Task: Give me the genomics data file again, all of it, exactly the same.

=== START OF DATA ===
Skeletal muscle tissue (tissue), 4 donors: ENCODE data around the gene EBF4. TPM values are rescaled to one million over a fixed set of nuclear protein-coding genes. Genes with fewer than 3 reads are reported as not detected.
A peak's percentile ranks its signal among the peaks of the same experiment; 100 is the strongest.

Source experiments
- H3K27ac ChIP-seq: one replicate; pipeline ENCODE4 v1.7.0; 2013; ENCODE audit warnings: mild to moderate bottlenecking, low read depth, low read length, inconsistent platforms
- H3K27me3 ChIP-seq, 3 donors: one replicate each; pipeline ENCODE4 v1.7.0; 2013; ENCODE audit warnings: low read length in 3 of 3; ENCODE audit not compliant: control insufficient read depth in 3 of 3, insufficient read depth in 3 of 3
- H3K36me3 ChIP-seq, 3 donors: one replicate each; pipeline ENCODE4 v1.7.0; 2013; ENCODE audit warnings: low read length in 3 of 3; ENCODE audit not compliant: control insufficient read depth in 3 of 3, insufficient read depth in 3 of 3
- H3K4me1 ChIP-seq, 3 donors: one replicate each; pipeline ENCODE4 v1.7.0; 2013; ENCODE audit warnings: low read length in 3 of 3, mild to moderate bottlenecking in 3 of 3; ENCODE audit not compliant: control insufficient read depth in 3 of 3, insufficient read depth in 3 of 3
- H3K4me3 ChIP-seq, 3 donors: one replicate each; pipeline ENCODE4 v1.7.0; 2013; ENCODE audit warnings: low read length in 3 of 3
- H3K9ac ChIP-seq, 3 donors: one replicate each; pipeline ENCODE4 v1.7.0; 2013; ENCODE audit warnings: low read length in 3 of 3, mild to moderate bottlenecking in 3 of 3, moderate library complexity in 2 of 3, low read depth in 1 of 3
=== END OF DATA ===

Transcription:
Skeletal muscle tissue (tissue), 4 donors: ENCODE data around the gene EBF4. TPM values are rescaled to one million over a fixed set of nuclear protein-coding genes. Genes with fewer than 3 reads are reported as not detected.
A peak's percentile ranks its signal among the peaks of the same experiment; 100 is the strongest.

Source experiments
- H3K27ac ChIP-seq: one replicate; pipeline ENCODE4 v1.7.0; 2013; ENCODE audit warnings: mild to moderate bottlenecking, low read depth, low read length, inconsistent platforms
- H3K27me3 ChIP-seq, 3 donors: one replicate each; pipeline ENCODE4 v1.7.0; 2013; ENCODE audit warnings: low read length in 3 of 3; ENCODE audit not compliant: control insufficient read depth in 3 of 3, insufficient read depth in 3 of 3
- H3K36me3 ChIP-seq, 3 donors: one replicate each; pipeline ENCODE4 v1.7.0; 2013; ENCODE audit warnings: low read length in 3 of 3; ENCODE audit not compliant: control insufficient read depth in 3 of 3, insufficient read depth in 3 of 3
- H3K4me1 ChIP-seq, 3 donors: one replicate each; pipeline ENCODE4 v1.7.0; 2013; ENCODE audit warnings: low read length in 3 of 3, mild to moderate bottlenecking in 3 of 3; ENCODE audit not compliant: control insufficient read depth in 3 of 3, insufficient read depth in 3 of 3
- H3K4me3 ChIP-seq, 3 donors: one replicate each; pipeline ENCODE4 v1.7.0; 2013; ENCODE audit warnings: low read length in 3 of 3
- H3K9ac ChIP-seq, 3 donors: one replicate each; pipeline ENCODE4 v1.7.0; 2013; ENCODE audit warnings: low read length in 3 of 3, mild to moderate bottlenecking in 3 of 3, moderate library complexity in 2 of 3, low read depth in 1 of 3